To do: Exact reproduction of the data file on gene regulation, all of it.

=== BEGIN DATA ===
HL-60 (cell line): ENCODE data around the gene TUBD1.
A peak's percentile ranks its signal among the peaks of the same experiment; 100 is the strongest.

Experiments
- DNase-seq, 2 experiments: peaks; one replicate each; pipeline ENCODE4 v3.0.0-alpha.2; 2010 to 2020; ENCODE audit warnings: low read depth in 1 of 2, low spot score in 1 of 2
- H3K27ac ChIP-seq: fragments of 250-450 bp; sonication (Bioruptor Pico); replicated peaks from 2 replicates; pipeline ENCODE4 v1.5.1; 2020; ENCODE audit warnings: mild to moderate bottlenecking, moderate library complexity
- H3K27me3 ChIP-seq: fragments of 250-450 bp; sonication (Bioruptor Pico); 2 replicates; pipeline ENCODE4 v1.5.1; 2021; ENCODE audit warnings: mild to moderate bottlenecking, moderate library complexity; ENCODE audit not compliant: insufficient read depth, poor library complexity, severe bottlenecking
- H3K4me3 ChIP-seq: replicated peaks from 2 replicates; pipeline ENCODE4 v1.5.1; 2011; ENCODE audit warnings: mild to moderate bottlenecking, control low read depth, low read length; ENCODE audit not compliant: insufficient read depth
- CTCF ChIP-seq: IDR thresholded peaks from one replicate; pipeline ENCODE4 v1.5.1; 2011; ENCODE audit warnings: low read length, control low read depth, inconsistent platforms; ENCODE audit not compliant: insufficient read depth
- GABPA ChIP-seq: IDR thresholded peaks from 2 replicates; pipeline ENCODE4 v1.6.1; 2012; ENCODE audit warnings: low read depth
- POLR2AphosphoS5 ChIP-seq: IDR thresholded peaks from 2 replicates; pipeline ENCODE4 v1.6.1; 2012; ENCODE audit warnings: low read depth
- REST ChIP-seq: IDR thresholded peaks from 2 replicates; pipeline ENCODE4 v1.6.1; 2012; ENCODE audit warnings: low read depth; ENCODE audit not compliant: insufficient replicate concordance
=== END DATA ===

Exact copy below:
HL-60 (cell line): ENCODE data around the gene TUBD1.
A peak's percentile ranks its signal among the peaks of the same experiment; 100 is the strongest.

Experiments
- DNase-seq, 2 experiments: peaks; one replicate each; pipeline ENCODE4 v3.0.0-alpha.2; 2010 to 2020; ENCODE audit warnings: low read depth in 1 of 2, low spot score in 1 of 2
- H3K27ac ChIP-seq: fragments of 250-450 bp; sonication (Bioruptor Pico); replicated peaks from 2 replicates; pipeline ENCODE4 v1.5.1; 2020; ENCODE audit warnings: mild to moderate bottlenecking, moderate library complexity
- H3K27me3 ChIP-seq: fragments of 250-450 bp; sonication (Bioruptor Pico); 2 replicates; pipeline ENCODE4 v1.5.1; 2021; ENCODE audit warnings: mild to moderate bottlenecking, moderate library complexity; ENCODE audit not compliant: insufficient read depth, poor library complexity, severe bottlenecking
- H3K4me3 ChIP-seq: replicated peaks from 2 replicates; pipeline ENCODE4 v1.5.1; 2011; ENCODE audit warnings: mild to moderate bottlenecking, control low read depth, low read length; ENCODE audit not compliant: insufficient read depth
- CTCF ChIP-seq: IDR thresholded peaks from one replicate; pipeline ENCODE4 v1.5.1; 2011; ENCODE audit warnings: low read length, control low read depth, inconsistent platforms; ENCODE audit not compliant: insufficient read depth
- GABPA ChIP-seq: IDR thresholded peaks from 2 replicates; pipeline ENCODE4 v1.6.1; 2012; ENCODE audit warnings: low read depth
- POLR2AphosphoS5 ChIP-seq: IDR thresholded peaks from 2 replicates; pipeline ENCODE4 v1.6.1; 2012; ENCODE audit warnings: low read depth
- REST ChIP-seq: IDR thresholded peaks from 2 replicates; pipeline ENCODE4 v1.6.1; 2012; ENCODE audit warnings: low read depth; ENCODE audit not compliant: insufficient replicate concordance